depending upon elevation, terrain and irregular weather patterns.
You should be prepared for all of the above weather conditions.
cold periods it is especially important to stay dry since wet clothing loses
much of its insulating value (90 percent or more). Several light layers of clothing are better than one heavy
layer since air trapped between layers of clothing provides a high degree of
insulation. As the atmosphere warms
you can remove one layer of clothing at a time for proper body heat management.
in mind that wool and Polypropylene insulate when wet.
Down and cotton lose most insulating value when wet.
Cotton layers such as sweatshirts and sweatpants drain body heat when wet
and dry very slowly.
the official BSA uniform is highly recommended for use when traveling to and
from Philmont and wearing at base camp, you may choose to wear other clothing on
the trail. Long pants are
recommended for cold nights and are required for horseback riding and pole
climbing at logging camps. Shorts
and short-sleeved shirts will generally be sufficient during the day; however, a
sweater or warm jacket is necessary for cold mornings and evenings and frequent
downpours of rain or hail.
be comfortable and dry during rain, a good quality rain suit is essential.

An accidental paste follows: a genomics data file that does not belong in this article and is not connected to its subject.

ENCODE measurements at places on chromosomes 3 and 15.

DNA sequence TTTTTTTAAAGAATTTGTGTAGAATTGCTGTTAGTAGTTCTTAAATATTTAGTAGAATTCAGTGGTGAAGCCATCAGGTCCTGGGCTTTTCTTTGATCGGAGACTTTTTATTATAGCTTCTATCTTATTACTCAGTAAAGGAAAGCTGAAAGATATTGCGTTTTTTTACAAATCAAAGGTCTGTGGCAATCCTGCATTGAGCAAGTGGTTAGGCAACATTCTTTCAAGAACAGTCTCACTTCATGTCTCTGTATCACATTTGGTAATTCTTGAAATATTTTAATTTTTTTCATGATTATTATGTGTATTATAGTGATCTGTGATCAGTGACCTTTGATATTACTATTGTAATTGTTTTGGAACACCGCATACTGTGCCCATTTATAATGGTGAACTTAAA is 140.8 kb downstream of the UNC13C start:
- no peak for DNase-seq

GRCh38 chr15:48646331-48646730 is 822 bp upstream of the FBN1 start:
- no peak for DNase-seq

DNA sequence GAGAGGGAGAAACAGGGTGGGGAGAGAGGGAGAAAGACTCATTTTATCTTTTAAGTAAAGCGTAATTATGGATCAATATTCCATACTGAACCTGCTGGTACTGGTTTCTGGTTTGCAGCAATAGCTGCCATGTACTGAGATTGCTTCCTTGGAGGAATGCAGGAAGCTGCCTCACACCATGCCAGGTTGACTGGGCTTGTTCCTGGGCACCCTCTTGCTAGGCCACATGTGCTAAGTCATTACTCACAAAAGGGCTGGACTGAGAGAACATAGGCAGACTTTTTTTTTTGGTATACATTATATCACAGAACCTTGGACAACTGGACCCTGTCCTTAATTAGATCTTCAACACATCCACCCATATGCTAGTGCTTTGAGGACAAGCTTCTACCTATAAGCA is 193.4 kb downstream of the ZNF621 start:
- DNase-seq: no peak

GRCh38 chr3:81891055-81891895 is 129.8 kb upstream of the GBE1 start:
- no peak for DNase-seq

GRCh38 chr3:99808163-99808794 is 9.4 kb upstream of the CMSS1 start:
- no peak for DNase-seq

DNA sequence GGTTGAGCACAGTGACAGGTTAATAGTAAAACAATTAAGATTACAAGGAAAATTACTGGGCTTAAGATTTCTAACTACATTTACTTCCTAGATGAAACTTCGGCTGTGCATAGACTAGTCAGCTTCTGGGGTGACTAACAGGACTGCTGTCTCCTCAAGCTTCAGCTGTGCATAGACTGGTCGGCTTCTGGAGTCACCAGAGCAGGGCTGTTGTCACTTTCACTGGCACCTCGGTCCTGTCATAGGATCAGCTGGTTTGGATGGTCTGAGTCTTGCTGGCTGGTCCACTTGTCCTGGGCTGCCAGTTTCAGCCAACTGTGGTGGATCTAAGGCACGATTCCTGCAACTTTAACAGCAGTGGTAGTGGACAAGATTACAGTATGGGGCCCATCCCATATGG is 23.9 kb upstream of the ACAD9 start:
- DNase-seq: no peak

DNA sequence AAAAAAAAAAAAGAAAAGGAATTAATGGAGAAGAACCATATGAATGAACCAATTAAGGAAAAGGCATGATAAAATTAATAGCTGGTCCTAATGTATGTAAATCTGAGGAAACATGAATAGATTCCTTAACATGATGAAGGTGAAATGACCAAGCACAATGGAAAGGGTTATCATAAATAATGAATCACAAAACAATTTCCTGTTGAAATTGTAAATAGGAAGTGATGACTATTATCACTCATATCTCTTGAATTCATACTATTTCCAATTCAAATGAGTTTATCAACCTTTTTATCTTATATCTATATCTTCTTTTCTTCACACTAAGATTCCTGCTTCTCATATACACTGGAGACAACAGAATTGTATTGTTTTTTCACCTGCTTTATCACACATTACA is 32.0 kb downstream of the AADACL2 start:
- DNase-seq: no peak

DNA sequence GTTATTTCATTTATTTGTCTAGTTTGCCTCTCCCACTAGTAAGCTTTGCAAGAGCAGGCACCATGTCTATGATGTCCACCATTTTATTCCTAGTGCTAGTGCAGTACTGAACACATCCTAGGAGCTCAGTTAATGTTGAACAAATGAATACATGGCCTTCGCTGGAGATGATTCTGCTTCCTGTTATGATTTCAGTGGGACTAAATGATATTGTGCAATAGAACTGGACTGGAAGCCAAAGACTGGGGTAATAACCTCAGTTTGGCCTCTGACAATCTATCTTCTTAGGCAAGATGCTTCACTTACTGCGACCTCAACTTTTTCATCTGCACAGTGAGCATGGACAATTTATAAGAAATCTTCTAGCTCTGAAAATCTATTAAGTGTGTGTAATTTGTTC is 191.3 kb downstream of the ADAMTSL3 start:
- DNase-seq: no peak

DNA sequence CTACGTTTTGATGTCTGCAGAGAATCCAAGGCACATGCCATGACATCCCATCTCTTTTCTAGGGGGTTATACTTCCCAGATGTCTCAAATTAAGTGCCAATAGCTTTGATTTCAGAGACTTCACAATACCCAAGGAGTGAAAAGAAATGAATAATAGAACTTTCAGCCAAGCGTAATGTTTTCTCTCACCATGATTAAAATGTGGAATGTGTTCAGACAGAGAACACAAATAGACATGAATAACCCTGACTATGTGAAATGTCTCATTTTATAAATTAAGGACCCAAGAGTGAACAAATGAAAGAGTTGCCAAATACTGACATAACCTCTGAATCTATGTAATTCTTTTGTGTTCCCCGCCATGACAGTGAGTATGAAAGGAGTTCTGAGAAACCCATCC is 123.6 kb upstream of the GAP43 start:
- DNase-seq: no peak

rain suits or ponchos will not hold up under extended use.
Lightweight shoes are recommended
for use around camp and occasionally when hiking. These shoes will also be used
when rock climbing and riding horses.
Be sure to label
all of your clothing and equipment with your name and expedition number so you
con readily identify what is yours and so any of your belongings lost and found
can be returned.
Glass and Aerosol
containers or aerosol cans should be carried on the trail.
Glass breaks easily and aerosol cans are bulky and may spew forth in
Campers spend an
average of $100 each in Philmont trading posts.
If major items such as jackets are desired, more money will be needed.
About $20 should
cover most expenses on the trail. Money
taken to the backcountry should be in small bills. These expenses may include:
rifle shooting-three shots free; shotgun shooting-three shots free;